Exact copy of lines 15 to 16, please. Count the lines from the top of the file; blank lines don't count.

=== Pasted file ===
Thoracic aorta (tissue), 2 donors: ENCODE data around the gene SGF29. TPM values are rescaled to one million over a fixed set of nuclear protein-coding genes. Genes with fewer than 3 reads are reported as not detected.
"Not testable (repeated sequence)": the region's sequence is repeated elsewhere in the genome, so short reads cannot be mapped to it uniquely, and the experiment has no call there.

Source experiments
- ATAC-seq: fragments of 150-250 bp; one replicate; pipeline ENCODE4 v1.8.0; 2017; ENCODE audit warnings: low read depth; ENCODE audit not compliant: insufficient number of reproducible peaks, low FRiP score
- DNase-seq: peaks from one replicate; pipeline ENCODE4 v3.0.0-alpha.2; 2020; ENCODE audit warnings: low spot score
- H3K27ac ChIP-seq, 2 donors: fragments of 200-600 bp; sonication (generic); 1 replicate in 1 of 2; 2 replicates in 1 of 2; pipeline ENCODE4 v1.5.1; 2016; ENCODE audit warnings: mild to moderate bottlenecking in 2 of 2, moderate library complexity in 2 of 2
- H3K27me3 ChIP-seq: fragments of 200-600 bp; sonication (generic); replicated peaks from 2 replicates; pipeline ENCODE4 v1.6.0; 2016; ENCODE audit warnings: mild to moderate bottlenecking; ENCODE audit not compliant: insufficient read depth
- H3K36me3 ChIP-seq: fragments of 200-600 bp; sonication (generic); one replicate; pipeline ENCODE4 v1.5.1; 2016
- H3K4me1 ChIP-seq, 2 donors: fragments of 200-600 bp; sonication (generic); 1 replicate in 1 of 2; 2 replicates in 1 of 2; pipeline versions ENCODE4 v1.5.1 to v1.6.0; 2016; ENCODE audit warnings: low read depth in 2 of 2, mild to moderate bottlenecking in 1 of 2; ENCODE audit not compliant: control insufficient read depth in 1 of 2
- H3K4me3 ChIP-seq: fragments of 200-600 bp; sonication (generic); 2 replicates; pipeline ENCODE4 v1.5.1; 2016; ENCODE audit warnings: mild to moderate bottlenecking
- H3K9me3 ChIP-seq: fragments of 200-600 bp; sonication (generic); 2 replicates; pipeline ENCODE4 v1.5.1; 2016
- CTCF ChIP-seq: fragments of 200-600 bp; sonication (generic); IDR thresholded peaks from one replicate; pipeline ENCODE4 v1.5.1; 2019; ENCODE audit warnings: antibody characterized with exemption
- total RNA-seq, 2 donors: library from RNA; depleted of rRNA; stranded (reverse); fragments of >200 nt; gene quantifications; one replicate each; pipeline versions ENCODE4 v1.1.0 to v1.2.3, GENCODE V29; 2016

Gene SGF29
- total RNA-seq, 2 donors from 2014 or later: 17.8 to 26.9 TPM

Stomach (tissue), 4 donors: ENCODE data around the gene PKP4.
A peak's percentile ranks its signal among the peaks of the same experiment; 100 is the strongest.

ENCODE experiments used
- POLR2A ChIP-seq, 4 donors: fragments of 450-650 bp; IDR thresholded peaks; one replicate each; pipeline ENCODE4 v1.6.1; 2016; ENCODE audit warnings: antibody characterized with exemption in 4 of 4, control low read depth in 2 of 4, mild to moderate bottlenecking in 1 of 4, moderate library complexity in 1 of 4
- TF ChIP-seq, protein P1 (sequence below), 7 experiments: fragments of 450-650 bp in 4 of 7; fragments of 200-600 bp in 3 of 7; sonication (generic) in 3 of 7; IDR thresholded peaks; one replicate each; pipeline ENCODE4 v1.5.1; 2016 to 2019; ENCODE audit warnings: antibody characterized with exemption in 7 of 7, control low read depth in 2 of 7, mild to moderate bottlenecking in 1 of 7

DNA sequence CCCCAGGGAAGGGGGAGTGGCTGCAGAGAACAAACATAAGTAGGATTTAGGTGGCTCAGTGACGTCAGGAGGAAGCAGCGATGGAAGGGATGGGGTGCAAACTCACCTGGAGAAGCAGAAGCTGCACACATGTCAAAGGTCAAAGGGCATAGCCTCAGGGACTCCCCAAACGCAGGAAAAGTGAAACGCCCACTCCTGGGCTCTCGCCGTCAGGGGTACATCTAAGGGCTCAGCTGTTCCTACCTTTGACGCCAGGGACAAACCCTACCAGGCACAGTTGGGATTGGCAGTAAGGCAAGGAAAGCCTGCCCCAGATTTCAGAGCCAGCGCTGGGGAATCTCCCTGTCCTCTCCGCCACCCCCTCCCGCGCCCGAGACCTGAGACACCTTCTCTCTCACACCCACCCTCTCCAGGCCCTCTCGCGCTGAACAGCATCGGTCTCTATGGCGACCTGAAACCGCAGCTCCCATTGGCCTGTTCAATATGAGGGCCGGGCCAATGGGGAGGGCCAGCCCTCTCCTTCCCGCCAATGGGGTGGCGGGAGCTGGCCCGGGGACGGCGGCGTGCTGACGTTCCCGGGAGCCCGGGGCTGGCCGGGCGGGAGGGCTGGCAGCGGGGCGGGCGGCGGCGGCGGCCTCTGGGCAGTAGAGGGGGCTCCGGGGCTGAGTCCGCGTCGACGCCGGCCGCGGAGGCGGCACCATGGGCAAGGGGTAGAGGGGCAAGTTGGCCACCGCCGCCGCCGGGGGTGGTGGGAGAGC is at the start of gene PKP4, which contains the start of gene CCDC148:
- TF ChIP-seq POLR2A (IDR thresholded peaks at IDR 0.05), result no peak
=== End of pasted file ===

- total RNA-seq, 2 donors from 2014 or later: 17.8 to 26.9 TPM

Stomach (tissue), 4 donors: ENCODE data around the gene PKP4.